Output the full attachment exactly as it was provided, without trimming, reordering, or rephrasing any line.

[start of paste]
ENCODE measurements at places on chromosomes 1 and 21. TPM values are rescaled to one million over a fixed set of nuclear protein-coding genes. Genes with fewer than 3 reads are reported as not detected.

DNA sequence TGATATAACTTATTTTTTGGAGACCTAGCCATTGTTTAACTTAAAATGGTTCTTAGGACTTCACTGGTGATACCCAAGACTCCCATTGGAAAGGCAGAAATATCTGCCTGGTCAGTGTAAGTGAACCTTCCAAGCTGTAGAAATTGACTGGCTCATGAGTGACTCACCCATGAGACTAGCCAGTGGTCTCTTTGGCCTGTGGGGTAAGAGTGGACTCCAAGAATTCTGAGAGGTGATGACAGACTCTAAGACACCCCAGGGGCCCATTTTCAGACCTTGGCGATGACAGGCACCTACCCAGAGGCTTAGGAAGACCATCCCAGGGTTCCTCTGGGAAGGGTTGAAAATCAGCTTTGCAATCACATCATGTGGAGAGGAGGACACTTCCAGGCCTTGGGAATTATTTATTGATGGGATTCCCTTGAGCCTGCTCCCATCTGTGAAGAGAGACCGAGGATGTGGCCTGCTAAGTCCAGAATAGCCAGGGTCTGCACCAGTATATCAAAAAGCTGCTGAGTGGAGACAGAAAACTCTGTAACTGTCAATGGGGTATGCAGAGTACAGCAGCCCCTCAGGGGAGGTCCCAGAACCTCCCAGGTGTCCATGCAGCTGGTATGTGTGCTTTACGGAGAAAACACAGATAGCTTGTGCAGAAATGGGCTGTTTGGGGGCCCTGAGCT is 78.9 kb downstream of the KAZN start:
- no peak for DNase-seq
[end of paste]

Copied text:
ENCODE measurements at places on chromosomes 1 and 21. TPM values are rescaled to one million over a fixed set of nuclear protein-coding genes. Genes with fewer than 3 reads are reported as not detected.

DNA sequence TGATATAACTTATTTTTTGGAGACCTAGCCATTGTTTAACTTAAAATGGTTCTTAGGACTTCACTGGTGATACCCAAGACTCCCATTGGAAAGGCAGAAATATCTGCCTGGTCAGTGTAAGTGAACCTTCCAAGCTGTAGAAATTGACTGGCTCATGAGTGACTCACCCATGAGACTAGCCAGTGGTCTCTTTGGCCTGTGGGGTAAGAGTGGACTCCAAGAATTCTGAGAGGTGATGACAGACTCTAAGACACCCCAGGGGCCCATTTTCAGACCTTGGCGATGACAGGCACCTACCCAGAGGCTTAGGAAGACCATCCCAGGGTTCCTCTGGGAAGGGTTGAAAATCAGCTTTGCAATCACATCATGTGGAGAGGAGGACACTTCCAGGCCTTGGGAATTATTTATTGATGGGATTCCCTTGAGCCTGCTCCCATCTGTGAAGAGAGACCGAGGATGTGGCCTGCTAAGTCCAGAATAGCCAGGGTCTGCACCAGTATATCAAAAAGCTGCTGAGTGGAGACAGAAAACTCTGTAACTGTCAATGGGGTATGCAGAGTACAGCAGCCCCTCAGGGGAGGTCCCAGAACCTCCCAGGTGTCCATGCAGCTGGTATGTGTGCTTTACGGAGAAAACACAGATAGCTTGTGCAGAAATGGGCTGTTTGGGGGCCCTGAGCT is 78.9 kb downstream of the KAZN start:
- no peak for DNase-seq